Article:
Supreme Court Says Rejection of Trademark License Does Not Extinguish Rights

Reuel Ash
Ulmer & Berne, LLP
Cincinnati, Ohio
In an important ruling, the Supreme Court held earlier this week that a trademark licensee can continue to use a bankruptcy debtor’s trademark license even where the debtor-licensor rejects the license. Mission Product Holdings, Inc. v. Tempnology, LLC, 2019 Westlaw 2166392 (U.S. May 20, 2019)   This decision should be welcome news to the business community, because the decision will provide a uniform standard governing a licensee’s right to use a rejecting debtor’s trademark license, which is especially significant given the rapid growth of intellectual property’s role in the domestic economy over the past several years. 
The ruling puts trademark licensees in bankruptcy on equal footing with non-debtor licensees of users of patents, copyrights, and trade secrets, which since 1988 have enjoyed continued use of that intellectual property even where the bankruptcy debtor owner of the intellectual property rejects those contracts.  Congress codified such continued use by amending the Bankruptcy Code in 1988 to add Section 365(n), in response to the Fourth Circuit’s decision of Lubrizol Enterprises, Inc. v. Richmond Metal Finishers, Inc., 756 F.2d 1043 (4th Cir. 1985).  That case held that a debtor’s rejection of a license agreement terminated the licensee’s rights to use the intellectual property and provided only money damages to the licensee.  Such a result was consistent with Code Section 365(g)(1), which provides the non-debtor party solely with pre-petition damages for breach of contract when the debtor rejects that contract.  Congress’ enactment of Section 365(n) fixed that problem for non-debtor holders of patents, copyrights, and trade secrets whose licenses are rejected in bankruptcy. Congress’ 1988 fix, however, did not extend to trademark licensees, since only patents, copyrights, and trade secrets came within the ambit of the Bankruptcy Code’s definition of intellectual property in Code Section 101(35A), which excluded trademarks.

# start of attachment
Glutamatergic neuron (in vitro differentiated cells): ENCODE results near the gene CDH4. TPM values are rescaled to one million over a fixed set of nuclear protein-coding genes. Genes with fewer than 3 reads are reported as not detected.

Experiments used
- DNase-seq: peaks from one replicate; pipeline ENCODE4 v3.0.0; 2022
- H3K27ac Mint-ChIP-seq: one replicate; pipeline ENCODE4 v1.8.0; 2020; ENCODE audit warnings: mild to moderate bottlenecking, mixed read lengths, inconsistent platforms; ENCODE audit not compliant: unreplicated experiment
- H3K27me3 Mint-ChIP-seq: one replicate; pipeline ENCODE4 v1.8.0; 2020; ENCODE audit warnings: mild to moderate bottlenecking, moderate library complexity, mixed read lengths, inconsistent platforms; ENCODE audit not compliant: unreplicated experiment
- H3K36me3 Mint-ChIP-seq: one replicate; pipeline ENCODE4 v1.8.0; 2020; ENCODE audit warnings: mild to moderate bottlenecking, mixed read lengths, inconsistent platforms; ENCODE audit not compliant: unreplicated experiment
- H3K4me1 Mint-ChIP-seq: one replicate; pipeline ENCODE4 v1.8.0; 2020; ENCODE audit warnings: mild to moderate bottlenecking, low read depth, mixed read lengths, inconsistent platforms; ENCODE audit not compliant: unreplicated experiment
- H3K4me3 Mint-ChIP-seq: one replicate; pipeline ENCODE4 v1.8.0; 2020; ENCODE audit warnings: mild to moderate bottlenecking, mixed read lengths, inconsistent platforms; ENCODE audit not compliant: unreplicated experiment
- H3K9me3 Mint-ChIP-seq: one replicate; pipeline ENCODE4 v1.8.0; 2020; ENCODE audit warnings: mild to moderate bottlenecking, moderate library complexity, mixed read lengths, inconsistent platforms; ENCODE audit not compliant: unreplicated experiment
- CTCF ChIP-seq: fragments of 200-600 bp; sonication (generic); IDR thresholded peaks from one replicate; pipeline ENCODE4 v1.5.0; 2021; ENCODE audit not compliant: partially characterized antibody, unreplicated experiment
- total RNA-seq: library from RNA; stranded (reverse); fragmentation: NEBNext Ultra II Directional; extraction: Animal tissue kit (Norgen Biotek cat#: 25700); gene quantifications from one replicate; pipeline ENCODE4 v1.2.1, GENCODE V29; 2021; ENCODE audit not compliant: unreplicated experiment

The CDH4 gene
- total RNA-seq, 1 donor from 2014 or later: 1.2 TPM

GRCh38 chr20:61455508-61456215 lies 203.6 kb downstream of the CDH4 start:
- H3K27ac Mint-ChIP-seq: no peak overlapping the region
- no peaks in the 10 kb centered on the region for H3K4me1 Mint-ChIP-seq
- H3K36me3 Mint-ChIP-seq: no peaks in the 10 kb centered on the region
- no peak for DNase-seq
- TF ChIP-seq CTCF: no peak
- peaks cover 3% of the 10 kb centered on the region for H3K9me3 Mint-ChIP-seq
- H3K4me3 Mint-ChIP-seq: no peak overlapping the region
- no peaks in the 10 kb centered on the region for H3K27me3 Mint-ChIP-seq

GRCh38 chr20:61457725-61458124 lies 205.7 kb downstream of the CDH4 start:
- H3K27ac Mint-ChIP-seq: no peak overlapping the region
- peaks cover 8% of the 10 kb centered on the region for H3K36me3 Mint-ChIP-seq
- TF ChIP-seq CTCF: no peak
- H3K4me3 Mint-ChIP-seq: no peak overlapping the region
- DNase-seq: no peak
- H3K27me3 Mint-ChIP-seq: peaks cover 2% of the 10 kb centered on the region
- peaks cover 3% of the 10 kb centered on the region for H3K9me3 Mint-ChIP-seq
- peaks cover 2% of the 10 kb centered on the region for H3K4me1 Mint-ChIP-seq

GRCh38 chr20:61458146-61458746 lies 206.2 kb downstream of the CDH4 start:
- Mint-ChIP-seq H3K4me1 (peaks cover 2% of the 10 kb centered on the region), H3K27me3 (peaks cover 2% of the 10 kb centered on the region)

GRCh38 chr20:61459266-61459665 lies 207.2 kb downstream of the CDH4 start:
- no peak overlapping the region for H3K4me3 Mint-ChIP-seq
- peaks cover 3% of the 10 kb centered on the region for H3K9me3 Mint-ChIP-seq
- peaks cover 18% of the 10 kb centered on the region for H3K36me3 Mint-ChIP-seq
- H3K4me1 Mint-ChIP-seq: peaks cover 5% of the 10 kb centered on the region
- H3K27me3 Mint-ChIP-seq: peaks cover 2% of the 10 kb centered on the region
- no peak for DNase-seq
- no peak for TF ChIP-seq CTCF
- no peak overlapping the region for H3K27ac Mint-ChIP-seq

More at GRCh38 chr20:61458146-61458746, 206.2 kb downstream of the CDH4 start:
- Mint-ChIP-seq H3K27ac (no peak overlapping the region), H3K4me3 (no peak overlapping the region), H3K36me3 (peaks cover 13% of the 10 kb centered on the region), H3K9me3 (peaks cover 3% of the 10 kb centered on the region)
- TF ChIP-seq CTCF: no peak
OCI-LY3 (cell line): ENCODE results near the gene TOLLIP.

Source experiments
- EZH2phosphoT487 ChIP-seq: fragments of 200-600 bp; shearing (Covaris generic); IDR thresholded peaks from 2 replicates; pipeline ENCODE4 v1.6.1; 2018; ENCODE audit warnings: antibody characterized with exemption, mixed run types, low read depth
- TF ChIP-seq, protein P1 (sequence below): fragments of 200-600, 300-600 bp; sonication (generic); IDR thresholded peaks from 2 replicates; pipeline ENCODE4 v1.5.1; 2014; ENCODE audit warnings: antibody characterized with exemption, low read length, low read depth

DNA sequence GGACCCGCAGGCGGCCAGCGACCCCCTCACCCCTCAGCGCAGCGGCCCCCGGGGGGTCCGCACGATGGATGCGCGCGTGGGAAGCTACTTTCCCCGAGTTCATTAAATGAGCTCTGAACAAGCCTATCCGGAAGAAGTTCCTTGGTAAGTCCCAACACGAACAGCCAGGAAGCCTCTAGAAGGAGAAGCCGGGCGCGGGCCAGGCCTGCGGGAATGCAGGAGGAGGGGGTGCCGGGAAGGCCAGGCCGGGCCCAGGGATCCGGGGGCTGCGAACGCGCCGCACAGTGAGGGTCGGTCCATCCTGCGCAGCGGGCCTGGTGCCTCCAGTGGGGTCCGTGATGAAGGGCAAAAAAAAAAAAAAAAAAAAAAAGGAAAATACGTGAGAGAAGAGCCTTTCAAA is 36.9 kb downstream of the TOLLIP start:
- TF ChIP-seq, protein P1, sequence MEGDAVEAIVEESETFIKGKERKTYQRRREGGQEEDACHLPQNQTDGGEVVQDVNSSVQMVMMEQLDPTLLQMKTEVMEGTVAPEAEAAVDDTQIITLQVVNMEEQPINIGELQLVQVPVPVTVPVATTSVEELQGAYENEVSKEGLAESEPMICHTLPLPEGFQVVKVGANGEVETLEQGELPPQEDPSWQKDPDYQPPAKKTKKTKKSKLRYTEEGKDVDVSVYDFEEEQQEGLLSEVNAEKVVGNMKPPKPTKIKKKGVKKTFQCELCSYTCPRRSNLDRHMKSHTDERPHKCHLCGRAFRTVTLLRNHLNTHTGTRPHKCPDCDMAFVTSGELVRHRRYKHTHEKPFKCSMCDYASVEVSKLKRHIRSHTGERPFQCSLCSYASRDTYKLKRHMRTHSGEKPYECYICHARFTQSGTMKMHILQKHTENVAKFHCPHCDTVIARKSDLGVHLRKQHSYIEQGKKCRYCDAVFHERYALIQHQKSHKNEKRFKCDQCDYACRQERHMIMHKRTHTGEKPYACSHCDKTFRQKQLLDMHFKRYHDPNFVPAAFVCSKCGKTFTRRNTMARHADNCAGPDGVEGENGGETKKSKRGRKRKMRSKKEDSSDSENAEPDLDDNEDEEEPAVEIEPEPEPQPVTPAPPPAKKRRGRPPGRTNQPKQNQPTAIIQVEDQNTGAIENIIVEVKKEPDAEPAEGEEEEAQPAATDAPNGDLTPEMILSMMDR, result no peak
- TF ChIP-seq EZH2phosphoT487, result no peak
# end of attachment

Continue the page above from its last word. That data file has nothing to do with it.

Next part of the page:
The Supreme Court’s 8-1 decision, authored by Justice Elena Kagan, reversed the First Circuit and resolved a circuit split by providing trademark licensees with the same protection under the Bankruptcy Code as the other licensees of intellectual property.  The Supreme Court restored the licensee’s rights under the license, explaining that the debtor’s rejection of the license agreement constituted a breach, but not a recission or termination of the agreement.  The Supreme Court explained that a debtor has no greater rights in bankruptcy than outside of bankruptcy, and that the result of a breach in bankruptcy is the same as it is under non-bankruptcy law, which does not give the debtor a unilateral right to vitiate the licensee’s rights under the agreement.  According to the Supreme Court, the licensee, Mission Product, could continue to use the license as provided under the agreement, which would have been the result had the debtor breached the license agreement outside of bankruptcy.

Source: CLLA
Supreme Court Says Rejection of Trademark License Does Not Extinguish Rights

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